Duck, Duck, Goose

In 2004, some friends and I moved into a big house near Southern Seminary’s campus. It was close to our classes and had a big porch that quickly became a social hub. The guys at the house prayed together each Sunday night. We threw annual parties with names like “Back to School Bash” and “World’s Greatest Super Bowl Party,” and we hosted Monday night dinners with faculty members that involved singing a hymn, eating a great meal, and having long conversations about theology, culture, and current events. Somewhere along the way, we picked up a pet duck and goose, and in the spirit of the Inklings’ Eagle and Child pub, we named our seminary house the Duck and Goose.

Our house traditions, prayers, and conversations formed deep friendships that have lasted long after seminary. Though the men of the Duck and Goose now live scattered across the country, we still talk weekly and gather each year. Over my 15 years of pastoral ministry, there’s been no greater source of encouragement, correction, and wisdom than those old roommates.

Our house traditions, prayers, and conversations formed deep friendships that have lasted long after seminary.

Friendship requires sacrifice and time. C. S. Lewis famously wrote that “friendship is unnecessary . . . it has no survival value,” so it’s easy to forsake. Lewis went on to say, “It is one of those things which give value to survival.” I’ve found that to survive in Christian ministry, friendship is necessary. These old friendships have given me at least three benefits.

1. I’m known by guys who understand.

The Lord has been kind to give me many meaningful friendships, but my friendships with the guys from seminary are significant because those men understand the pressures of pastoral ministry.  It’s refreshing to have a group of men who do the same thing I’m doing. We can be honest with and lean on one another. The immediate understanding that comes when I tell them about a pastoral struggle is a gift from God.

2. I dream with men who have unity about what’s most important.

At times, it can be hard to develop friendships with pastors in the same town. Differences in philosophy or theology can exist between churches in proximity, and there can even be a sense of competitiveness. This makes me even more grateful for a group of old friends who, though we have differences, share a common big-picture vision for the church.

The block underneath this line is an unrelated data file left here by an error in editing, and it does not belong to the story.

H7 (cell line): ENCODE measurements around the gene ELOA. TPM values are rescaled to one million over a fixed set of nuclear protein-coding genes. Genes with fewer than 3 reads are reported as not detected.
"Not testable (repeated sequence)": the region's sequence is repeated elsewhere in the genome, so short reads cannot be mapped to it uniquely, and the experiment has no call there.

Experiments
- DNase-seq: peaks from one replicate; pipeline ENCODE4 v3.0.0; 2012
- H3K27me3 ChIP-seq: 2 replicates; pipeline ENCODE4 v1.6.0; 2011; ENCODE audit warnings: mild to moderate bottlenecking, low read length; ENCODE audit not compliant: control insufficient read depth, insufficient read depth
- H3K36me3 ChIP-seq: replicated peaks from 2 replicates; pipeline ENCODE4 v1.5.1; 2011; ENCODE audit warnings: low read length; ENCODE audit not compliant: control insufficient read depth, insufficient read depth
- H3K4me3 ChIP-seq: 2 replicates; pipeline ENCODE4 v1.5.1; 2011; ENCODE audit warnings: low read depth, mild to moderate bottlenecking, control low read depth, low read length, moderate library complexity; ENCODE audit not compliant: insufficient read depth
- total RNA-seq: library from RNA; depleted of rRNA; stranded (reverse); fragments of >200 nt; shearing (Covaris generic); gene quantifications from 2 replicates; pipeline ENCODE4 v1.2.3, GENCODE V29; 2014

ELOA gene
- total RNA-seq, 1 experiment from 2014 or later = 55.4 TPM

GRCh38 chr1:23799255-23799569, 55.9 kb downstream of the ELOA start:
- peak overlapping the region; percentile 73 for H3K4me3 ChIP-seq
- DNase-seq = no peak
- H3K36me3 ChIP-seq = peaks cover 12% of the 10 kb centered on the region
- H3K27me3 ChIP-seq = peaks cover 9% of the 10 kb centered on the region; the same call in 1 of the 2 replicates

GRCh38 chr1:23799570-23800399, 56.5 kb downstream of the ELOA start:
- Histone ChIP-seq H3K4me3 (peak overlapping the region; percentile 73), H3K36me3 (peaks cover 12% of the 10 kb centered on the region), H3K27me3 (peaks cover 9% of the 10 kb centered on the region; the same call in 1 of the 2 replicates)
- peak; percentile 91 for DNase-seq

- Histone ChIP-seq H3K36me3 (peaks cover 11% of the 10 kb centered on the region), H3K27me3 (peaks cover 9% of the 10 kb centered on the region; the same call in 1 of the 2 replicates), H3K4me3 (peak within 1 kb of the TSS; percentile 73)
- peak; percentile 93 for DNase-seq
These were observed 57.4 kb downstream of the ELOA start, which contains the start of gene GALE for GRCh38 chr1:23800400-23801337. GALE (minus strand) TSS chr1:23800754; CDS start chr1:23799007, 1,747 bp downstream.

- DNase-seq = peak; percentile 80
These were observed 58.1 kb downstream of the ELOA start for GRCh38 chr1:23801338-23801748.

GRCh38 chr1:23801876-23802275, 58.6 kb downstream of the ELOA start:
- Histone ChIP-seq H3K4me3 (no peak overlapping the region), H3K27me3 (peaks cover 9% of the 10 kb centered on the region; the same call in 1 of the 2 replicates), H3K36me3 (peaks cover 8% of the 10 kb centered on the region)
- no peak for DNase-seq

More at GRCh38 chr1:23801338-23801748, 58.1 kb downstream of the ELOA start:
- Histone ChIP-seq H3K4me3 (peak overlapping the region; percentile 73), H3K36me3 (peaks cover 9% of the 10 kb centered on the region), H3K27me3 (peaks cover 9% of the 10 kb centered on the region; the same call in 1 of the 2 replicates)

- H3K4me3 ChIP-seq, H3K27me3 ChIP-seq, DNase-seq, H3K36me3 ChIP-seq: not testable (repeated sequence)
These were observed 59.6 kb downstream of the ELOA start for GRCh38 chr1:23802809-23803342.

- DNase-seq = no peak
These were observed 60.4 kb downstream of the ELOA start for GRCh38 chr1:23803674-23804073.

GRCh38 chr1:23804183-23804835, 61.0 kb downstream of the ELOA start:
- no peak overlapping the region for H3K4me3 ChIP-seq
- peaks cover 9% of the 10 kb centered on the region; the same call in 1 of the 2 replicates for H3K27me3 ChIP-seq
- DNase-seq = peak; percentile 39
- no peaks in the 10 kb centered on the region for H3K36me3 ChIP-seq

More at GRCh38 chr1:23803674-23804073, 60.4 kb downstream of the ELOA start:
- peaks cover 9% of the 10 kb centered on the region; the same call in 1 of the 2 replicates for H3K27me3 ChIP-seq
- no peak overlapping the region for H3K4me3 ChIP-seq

To survive in Christian ministry, friendship has been necessary.

Of course, this can happen in any denomination or network of churches, but the informal nature of my relationship with these old friends gives us an enormous amount of freedom. In formal networks, there can be institutional pressure to have conformity on secondary issues. Guys in our Duck and Goose circle differ in their preferred styles of worship, their thinking about how many worship gatherings a church should have, and the amount of money they believe a church should commit to missions. But there’s no pressure for our group to align on those issues because ours is a friendship of brothers who share a commitment to the gospel, the local church, and advancing Christ’s kingdom.

3. I’m encouraged during painful seasons.

Ministry is long and difficult. Shepherding God’s people is often life-giving. Other times, it can be discouraging and painful. Perhaps the greatest gift of my Duck and Goose friendships is the ability to encourage one another during seasons of pain. When one of us is dealing with a sin issue in the church, facing difficult opposition, or simply navigating the regular stress of ministry, we encourage, pray for, and stir one another along in faith and godliness.

I graduated from seminary in 2007, but the Duck and Goose remains as an institution of sorts with the same parties and traditions we began years ago. More than 120 seminary students have resided there and are now serving the Lord in churches, camps, and missionary contexts all over the world. As for the men who lived there with me, I wouldn’t have persisted in ministry without regular Zoom meetings, phone calls, and annual get-togethers with those friends.

Jason Dees

Published by Intentional Faith

Devoted to a Faith that Thinks

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